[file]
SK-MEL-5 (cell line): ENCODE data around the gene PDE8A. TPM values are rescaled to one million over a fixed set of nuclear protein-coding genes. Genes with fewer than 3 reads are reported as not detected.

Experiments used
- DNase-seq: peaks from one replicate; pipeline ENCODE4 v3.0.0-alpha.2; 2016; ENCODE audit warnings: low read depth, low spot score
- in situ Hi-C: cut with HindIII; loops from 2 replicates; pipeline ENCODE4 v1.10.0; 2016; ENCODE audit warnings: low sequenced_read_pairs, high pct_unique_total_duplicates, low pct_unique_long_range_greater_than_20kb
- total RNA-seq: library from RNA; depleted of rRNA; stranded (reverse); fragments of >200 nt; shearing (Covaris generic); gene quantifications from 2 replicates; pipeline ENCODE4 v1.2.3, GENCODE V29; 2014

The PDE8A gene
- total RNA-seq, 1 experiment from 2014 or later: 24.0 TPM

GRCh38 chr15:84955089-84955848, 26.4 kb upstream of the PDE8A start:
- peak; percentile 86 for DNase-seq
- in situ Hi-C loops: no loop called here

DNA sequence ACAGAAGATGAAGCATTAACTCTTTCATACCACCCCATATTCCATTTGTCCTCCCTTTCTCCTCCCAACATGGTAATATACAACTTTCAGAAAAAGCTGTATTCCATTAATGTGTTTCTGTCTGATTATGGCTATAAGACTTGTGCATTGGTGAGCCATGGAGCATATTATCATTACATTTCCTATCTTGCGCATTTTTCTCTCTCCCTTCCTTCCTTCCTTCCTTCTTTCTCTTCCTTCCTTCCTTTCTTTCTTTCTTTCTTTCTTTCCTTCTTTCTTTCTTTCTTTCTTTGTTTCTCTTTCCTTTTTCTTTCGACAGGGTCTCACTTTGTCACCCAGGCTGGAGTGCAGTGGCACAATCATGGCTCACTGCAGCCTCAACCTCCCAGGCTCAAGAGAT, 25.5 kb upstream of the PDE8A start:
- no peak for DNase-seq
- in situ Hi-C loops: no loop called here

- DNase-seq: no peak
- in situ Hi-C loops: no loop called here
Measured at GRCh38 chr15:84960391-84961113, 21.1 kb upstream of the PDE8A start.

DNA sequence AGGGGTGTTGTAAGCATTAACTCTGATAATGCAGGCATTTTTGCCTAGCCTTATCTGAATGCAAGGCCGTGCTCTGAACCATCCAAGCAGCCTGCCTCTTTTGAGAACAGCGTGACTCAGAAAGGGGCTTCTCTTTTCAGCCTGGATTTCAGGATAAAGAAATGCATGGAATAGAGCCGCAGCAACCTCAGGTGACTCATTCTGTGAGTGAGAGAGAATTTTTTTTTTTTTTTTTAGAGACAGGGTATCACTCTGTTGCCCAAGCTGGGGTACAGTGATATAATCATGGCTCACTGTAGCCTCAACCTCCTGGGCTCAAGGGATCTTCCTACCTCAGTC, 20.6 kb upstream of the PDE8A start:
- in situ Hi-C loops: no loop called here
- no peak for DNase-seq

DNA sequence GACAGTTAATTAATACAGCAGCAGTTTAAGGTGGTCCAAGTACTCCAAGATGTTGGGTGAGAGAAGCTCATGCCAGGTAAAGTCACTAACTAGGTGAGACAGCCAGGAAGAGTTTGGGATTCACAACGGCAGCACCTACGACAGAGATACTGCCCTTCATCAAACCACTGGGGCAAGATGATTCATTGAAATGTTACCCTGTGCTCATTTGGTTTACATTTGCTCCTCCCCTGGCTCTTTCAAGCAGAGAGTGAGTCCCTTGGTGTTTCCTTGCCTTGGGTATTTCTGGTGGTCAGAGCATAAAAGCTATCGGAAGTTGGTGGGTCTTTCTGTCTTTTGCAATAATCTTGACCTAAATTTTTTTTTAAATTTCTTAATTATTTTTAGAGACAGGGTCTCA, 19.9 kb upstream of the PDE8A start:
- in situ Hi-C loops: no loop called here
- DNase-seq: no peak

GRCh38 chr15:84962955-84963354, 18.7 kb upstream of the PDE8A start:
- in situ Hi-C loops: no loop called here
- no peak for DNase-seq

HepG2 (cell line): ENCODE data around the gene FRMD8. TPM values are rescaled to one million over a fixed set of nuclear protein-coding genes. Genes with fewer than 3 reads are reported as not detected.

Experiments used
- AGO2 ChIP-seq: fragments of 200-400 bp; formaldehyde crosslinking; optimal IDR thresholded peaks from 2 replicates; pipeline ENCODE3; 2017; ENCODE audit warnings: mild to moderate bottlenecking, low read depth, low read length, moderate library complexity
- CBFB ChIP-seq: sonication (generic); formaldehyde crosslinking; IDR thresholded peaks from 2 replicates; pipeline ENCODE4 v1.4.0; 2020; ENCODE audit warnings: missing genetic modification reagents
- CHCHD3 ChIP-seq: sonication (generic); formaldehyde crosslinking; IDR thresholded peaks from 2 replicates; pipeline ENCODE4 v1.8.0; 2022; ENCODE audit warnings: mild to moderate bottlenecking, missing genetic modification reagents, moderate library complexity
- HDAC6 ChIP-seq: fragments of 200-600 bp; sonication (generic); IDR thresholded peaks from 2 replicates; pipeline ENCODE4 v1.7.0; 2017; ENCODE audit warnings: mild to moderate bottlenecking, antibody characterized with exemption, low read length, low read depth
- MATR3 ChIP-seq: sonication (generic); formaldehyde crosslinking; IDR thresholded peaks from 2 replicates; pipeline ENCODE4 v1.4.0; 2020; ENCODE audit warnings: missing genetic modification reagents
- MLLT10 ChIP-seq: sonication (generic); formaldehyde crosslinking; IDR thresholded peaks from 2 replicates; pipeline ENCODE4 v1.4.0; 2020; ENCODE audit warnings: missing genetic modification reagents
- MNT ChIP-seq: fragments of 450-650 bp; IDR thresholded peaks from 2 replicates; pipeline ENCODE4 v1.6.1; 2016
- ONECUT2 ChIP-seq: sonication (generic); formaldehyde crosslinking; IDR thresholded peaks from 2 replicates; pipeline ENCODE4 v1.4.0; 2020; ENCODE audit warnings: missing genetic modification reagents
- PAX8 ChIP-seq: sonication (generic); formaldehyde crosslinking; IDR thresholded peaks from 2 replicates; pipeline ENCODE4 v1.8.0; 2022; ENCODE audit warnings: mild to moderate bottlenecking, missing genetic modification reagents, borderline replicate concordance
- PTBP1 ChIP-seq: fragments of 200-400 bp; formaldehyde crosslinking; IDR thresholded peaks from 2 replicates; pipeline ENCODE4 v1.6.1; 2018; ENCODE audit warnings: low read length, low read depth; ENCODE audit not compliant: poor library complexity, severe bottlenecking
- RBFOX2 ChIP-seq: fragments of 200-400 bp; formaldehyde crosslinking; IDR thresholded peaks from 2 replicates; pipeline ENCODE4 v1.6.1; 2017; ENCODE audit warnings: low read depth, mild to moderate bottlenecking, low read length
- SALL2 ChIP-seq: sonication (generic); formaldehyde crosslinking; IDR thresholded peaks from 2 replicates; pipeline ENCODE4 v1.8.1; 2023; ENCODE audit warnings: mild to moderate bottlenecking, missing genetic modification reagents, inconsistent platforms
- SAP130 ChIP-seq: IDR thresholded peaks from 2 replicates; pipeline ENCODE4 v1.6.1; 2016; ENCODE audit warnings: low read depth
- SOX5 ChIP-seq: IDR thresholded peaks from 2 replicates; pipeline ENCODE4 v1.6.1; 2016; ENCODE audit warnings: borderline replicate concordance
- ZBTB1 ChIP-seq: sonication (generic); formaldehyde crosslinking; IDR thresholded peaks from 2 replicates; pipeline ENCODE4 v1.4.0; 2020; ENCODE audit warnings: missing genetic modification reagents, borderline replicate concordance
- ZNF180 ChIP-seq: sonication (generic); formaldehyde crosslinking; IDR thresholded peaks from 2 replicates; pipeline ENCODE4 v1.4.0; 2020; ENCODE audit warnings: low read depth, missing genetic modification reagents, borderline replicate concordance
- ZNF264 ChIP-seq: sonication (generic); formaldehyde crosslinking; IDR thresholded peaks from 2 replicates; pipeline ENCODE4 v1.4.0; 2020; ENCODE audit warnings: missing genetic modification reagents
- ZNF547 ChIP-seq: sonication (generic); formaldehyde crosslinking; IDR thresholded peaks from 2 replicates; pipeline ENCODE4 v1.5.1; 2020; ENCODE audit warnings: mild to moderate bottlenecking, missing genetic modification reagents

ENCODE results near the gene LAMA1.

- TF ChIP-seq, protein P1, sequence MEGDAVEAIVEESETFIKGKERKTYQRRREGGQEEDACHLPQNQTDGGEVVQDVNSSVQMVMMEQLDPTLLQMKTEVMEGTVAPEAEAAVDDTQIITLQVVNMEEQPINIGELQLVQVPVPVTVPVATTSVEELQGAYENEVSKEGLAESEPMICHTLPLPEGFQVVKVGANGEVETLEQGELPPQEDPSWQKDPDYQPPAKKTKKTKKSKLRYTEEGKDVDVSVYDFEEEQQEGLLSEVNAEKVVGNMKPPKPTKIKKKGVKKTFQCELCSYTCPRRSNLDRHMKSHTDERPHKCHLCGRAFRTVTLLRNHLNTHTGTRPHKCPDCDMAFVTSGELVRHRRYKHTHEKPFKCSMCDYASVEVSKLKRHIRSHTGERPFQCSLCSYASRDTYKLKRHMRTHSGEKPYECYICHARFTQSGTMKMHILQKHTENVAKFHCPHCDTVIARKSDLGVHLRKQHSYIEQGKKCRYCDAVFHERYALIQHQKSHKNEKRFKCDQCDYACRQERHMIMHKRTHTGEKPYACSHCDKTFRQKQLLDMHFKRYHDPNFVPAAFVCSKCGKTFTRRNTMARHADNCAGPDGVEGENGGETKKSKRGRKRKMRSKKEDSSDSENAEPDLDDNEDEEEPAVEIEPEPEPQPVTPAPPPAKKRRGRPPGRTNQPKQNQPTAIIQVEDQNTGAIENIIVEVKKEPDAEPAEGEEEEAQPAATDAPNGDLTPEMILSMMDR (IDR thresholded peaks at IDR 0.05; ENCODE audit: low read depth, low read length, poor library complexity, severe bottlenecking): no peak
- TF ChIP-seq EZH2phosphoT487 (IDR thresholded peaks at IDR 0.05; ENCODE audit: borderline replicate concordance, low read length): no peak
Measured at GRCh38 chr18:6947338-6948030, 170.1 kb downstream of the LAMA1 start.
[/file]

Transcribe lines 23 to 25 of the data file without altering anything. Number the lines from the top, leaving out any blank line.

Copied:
GRCh38 chr15:84962955-84963354, 18.7 kb upstream of the PDE8A start:
- in situ Hi-C loops: no loop called here
- no peak for DNase-seq